Besides turtles, there is free snorkelling equipment, canoes, kayaks, pedal boats, paddleboards and even children’s windsurfing boards.

Of course there is a wellness centre where one can enjoy massages and there are two restaurants and a cocktail bar with the best views in Bora Bora.

www.lemeridienborabora.com

Image courtesy of Le Meridien Bora Bora

Le Meridien Tahiti

If you’re travelling to Bora Bora or any of Tahiti’s islands, there’s usually an obligatory overnight stay in Papeete. Le Meridien is one of the best hotels in Papeete situated in a quiet location around 20 minutes by shtuttle bus from the hotel. Papeete does not offer the same luxury and turquoise waters as Bora Bora yet there is still many reasons to visit from buying some Tahitian black pearls to watching one of the heaviest waves on the planet, Teauhupoo which is the place of battle for the Billabong pro every year in August. There’s also the Paul Gaugin museum, deep sea fishing, temples, lava tubes and more.

Le Meridien Tahiti offers overwater bungalows although there are just twelve. Most decided to stay in on one of the rooms. The corner suite offers an undercover verandah which looks out to sea past grassed lawns and tropical gardens.

When not sipping cocktails, you can play tennis, swim in the pool, or enjoy some food at one of the two restaurants or poolside bar or sampling the art at L’atelier. This art space has been developed by Le Meridient Tahiti for guests to enjoy and even meet with contemporary artists from across French Polynesia and also international artists. Se next to the lagoon, L’Atelier offers a wonderful tropical setting for lectures, art workshops and openings  where one can learn techniques and be insired by artists who are creating original works, sometimes onsite.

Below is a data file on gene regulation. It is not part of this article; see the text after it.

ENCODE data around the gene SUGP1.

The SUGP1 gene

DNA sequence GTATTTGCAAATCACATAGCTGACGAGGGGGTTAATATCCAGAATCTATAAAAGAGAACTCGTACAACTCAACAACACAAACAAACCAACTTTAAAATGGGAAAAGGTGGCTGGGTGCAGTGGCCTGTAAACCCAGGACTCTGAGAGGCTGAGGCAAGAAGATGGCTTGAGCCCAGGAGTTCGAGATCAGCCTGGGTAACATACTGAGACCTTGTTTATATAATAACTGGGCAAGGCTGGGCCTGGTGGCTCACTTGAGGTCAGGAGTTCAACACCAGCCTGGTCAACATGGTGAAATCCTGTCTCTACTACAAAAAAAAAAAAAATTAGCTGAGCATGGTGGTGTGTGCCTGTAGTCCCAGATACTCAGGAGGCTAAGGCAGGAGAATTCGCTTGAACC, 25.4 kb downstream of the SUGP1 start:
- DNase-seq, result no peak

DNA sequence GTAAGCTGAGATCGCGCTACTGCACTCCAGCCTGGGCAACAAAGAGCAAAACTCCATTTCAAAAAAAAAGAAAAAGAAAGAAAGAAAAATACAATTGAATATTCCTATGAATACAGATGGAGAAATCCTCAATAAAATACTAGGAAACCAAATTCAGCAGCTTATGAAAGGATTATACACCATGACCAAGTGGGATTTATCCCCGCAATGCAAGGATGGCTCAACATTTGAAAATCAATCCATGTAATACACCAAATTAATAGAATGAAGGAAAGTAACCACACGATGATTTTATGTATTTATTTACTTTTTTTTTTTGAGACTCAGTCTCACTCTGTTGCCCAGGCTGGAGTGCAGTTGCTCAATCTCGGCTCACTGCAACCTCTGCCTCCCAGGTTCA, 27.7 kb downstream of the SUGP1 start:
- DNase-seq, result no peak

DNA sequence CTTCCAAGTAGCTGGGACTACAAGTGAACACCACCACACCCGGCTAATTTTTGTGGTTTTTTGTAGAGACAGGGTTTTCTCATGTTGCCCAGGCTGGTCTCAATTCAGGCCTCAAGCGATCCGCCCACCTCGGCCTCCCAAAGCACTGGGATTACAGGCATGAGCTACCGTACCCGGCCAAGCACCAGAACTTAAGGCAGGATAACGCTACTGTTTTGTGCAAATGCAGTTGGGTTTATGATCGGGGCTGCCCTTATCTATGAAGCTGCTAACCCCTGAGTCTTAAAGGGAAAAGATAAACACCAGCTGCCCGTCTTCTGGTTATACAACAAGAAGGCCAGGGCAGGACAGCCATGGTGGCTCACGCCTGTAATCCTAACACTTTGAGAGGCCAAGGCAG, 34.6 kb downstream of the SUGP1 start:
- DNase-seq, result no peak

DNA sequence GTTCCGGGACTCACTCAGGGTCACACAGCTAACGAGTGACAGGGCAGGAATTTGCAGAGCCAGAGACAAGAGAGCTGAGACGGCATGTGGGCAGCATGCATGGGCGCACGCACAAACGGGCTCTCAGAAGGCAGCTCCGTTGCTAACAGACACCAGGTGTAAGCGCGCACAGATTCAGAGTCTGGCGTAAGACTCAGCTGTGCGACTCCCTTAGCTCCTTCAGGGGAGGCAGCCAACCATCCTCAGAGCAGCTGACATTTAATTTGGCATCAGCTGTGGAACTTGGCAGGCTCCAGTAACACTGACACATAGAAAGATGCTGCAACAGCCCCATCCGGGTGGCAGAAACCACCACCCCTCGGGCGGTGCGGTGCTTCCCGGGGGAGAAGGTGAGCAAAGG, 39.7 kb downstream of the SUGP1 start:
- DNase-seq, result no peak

www.lemeridientahiti.com

Image courtesy of Le Meridien Tahiti

Bora Bora’s best restaurants

Lagoon Restaurant by Jean-Georges

Dine under the stars whilst sharks swim underneath the glass floor. World class cuisine at the St Regis.

Bora Bora Yacht Club

Polynesian with a French twist with sensational views.

La Villa Mahana

There are just seven tables in this private villa and it must be booked months in advance.

Restaurant St James

French Polynesian fusion cooking with evening manta rays swimming by, hoping for scraps.

Arii Moana

Four Seasons best restaurant looks out on to the lagoon and Mount Otemanu and offers fine dining Polynesian/French fusion style.

Image courtesy of Arii Moana Four Seasons